Ron Kuby, a veteran criminal defense lawyer with a focus on civil rights, made an analogy to how prosecutors would have to address a situation with the police discarding a blood sample in a case. Ultimately, the prosecution has to prove it made an effort to prevent something like that from happening. “A fundamental principle of law is that the prosecution has the burden of exercising proper care to ensure that evidence is not destroyed, and that burden is particularly heavy before the defense has had the opportunity to examine that evidence,” he said. In Baldwin’s case, the FBI had the evidence in question. “Is giving the evidence to the FBI to examine reasonable? It is, but the prosecution is responsible for the FBI carelessness. They’re in privity with each other, just as if they had sent it to any other lab. So if the gun disappeared — if it got tossed in with, you know, a bunch of metal fragments and rendered down into slag — the prosecution would be in serious trouble, especially since the defense has yet to concede, in a legally acceptable way, that Baldwin pulled the trigger, leaving open the possibility that the gun malfunctioned,” Kuby explained.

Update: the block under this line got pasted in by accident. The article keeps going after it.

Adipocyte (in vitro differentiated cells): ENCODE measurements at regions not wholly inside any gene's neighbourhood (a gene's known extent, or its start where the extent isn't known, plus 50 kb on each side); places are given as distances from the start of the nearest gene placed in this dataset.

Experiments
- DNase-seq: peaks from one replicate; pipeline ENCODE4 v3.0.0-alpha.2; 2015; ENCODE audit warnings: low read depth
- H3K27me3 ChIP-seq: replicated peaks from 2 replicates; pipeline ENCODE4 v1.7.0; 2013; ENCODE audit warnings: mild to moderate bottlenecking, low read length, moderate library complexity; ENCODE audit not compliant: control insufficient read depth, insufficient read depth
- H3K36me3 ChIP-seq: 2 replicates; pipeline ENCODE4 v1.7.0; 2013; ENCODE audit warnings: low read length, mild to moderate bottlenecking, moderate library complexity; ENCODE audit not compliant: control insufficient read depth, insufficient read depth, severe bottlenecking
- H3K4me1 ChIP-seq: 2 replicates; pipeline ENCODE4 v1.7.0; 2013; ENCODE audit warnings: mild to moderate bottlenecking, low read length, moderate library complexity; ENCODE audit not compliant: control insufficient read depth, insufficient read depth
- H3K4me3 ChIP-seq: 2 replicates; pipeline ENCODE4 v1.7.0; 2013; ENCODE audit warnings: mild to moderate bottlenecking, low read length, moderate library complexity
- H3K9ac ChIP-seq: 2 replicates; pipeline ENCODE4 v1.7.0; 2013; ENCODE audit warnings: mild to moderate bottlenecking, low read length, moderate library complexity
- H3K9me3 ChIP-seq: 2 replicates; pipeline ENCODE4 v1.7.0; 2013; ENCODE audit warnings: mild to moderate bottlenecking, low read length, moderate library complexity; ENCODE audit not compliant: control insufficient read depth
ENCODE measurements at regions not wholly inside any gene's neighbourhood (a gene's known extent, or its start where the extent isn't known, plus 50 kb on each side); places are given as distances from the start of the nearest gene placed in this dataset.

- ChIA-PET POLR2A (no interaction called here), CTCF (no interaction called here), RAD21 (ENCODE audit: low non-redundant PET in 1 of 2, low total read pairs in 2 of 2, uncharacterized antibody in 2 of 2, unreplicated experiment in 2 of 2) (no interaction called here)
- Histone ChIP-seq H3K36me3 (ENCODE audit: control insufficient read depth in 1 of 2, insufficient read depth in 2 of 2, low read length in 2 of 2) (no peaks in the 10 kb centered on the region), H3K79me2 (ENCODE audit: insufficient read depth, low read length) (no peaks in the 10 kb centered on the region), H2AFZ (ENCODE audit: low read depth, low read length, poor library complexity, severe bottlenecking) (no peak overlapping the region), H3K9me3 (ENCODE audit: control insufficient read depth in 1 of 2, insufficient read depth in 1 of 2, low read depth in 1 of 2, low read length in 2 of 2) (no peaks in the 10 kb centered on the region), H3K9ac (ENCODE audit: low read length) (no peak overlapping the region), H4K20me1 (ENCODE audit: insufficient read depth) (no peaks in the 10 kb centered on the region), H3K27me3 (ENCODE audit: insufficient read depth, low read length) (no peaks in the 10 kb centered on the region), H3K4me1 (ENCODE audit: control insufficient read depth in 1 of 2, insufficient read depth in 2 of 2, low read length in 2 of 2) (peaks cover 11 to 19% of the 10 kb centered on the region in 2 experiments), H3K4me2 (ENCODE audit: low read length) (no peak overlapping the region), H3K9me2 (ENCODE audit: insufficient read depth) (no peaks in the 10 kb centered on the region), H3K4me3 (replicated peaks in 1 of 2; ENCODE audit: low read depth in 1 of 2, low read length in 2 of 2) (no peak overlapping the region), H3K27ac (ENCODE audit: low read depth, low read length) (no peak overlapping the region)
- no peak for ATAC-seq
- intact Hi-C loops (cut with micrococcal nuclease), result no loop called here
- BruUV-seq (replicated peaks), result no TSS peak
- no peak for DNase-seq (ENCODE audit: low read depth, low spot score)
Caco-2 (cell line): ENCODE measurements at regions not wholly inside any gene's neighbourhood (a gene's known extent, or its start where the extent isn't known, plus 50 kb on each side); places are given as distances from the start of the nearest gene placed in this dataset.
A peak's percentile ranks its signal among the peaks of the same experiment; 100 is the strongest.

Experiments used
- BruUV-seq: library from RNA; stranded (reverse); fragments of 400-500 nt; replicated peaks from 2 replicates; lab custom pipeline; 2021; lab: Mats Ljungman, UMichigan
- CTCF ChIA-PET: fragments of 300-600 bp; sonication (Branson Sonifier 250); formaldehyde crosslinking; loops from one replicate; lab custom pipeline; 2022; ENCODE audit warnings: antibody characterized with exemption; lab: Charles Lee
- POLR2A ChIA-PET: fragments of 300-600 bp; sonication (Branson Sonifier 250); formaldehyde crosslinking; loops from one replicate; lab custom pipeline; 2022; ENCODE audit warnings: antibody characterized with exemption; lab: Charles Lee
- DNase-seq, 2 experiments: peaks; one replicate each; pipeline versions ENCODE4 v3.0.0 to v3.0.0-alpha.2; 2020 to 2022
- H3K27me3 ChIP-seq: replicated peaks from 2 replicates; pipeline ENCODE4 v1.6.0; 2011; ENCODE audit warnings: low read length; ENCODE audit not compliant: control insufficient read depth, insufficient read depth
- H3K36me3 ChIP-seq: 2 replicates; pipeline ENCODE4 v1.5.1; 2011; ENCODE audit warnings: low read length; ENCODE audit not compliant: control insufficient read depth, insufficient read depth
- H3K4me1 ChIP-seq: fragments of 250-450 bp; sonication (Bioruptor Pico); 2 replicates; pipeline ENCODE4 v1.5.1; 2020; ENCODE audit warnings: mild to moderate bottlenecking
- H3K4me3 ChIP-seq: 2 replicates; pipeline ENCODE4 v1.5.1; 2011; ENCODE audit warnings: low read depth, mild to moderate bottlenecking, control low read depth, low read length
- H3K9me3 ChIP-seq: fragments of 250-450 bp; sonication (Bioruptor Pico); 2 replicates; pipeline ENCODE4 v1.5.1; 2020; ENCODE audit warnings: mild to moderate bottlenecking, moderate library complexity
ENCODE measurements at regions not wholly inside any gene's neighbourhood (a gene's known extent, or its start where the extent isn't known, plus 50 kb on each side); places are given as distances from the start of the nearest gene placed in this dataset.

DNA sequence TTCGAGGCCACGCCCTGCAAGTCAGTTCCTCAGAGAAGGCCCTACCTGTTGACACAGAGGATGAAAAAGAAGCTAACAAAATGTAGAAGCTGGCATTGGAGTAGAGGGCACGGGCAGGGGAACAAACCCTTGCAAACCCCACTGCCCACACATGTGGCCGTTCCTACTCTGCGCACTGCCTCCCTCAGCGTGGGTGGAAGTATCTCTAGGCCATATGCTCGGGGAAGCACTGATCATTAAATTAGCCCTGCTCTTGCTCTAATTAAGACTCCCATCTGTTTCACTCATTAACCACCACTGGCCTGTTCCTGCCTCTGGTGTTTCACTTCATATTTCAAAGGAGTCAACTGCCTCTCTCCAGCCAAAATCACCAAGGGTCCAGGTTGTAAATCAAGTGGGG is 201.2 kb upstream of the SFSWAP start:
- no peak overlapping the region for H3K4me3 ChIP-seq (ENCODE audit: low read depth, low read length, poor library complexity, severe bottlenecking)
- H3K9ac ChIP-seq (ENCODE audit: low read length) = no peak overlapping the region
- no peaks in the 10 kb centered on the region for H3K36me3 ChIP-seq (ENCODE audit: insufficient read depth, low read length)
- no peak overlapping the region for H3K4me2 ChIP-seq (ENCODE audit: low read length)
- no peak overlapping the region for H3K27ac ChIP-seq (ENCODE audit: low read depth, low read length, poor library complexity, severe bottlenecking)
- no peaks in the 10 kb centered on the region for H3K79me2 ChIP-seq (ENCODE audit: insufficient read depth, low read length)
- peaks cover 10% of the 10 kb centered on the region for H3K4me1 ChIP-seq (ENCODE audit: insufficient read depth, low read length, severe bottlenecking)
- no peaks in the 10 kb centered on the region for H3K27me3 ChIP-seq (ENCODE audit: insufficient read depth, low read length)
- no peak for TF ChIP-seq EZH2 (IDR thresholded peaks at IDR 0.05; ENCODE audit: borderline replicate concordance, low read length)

Kuby added that he would be astonished if the gun had been destroyed outright. The question is rather how much damage it suffered. “Is that damage serious enough to prevent a defense expert from examining the firearm? The answer is probably not. The firearm in question, it’s not that complicated a device. It’s a small number of moving pieces, and those are fairly simple. I don’t know what they damaged — and it could be that the damage gives rise to an explanation that Baldwin didn’t actually pull the trigger,” he said. “Because if they damaged the trigger mechanism, it would then be impossible for a defense expert to tell whether it could have gone off without the trigger being pulled.”
Interviews have been edited lightly for length and clarity.